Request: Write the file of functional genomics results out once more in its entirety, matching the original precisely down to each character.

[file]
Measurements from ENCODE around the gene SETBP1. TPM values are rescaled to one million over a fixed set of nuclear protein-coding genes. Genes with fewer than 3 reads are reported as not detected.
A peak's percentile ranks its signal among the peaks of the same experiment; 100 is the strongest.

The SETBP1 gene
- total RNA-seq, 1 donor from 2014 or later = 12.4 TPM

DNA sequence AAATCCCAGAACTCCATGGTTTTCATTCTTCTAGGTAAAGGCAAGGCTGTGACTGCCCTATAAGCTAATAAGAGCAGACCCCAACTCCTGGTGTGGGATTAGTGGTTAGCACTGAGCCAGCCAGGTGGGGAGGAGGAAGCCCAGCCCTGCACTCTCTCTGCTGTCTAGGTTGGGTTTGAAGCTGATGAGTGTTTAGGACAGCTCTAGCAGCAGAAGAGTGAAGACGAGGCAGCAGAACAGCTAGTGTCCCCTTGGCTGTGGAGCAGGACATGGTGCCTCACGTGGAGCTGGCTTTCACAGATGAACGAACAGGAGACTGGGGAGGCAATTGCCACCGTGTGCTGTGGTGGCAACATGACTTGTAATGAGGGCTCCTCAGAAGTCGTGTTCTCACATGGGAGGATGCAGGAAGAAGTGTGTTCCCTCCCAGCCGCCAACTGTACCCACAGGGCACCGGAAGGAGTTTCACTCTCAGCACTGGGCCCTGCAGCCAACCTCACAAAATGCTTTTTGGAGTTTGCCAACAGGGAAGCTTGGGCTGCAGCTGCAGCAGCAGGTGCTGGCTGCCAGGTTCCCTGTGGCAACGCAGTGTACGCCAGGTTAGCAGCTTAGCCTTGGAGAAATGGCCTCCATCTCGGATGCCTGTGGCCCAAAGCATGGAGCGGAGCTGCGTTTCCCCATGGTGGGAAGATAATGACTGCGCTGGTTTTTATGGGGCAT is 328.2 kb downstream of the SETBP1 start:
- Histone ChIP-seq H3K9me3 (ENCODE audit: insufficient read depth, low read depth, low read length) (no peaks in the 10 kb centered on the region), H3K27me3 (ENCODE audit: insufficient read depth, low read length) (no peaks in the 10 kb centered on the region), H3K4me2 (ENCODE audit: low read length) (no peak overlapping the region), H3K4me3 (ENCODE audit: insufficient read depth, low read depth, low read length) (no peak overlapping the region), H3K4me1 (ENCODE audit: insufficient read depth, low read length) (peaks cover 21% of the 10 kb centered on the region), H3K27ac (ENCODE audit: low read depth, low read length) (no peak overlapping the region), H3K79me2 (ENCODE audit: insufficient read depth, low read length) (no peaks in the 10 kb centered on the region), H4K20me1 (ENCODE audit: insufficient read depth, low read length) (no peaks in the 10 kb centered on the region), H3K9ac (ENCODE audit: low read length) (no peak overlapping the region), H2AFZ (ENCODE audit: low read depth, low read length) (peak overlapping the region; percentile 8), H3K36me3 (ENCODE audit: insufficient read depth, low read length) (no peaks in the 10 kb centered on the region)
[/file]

Measurements from ENCODE around the gene SETBP1. TPM values are rescaled to one million over a fixed set of nuclear protein-coding genes. Genes with fewer than 3 reads are reported as not detected.
A peak's percentile ranks its signal among the peaks of the same experiment; 100 is the strongest.

The SETBP1 gene
- total RNA-seq, 1 donor from 2014 or later = 12.4 TPM

DNA sequence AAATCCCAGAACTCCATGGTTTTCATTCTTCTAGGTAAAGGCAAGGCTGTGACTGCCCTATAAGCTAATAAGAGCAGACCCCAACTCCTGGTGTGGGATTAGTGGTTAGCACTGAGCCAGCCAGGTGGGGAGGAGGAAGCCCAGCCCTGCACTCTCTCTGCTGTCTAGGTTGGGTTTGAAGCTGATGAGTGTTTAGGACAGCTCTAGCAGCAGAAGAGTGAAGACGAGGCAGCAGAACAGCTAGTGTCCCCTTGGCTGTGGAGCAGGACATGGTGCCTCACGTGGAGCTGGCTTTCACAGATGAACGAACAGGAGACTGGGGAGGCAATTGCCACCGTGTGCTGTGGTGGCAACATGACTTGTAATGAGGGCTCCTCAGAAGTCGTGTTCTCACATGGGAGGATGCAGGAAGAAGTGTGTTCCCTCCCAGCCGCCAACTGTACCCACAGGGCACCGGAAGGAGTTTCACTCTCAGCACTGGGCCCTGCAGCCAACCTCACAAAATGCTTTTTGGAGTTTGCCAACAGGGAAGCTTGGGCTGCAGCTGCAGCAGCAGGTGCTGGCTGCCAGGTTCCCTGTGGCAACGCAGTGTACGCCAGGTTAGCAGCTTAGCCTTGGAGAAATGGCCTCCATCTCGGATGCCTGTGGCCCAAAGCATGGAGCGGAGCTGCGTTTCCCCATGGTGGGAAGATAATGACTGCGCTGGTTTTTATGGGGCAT is 328.2 kb downstream of the SETBP1 start:
- Histone ChIP-seq H3K9me3 (ENCODE audit: insufficient read depth, low read depth, low read length) (no peaks in the 10 kb centered on the region), H3K27me3 (ENCODE audit: insufficient read depth, low read length) (no peaks in the 10 kb centered on the region), H3K4me2 (ENCODE audit: low read length) (no peak overlapping the region), H3K4me3 (ENCODE audit: insufficient read depth, low read depth, low read length) (no peak overlapping the region), H3K4me1 (ENCODE audit: insufficient read depth, low read length) (peaks cover 21% of the 10 kb centered on the region), H3K27ac (ENCODE audit: low read depth, low read length) (no peak overlapping the region), H3K79me2 (ENCODE audit: insufficient read depth, low read length) (no peaks in the 10 kb centered on the region), H4K20me1 (ENCODE audit: insufficient read depth, low read length) (no peaks in the 10 kb centered on the region), H3K9ac (ENCODE audit: low read length) (no peak overlapping the region), H2AFZ (ENCODE audit: low read depth, low read length) (peak overlapping the region; percentile 8), H3K36me3 (ENCODE audit: insufficient read depth, low read length) (no peaks in the 10 kb centered on the region)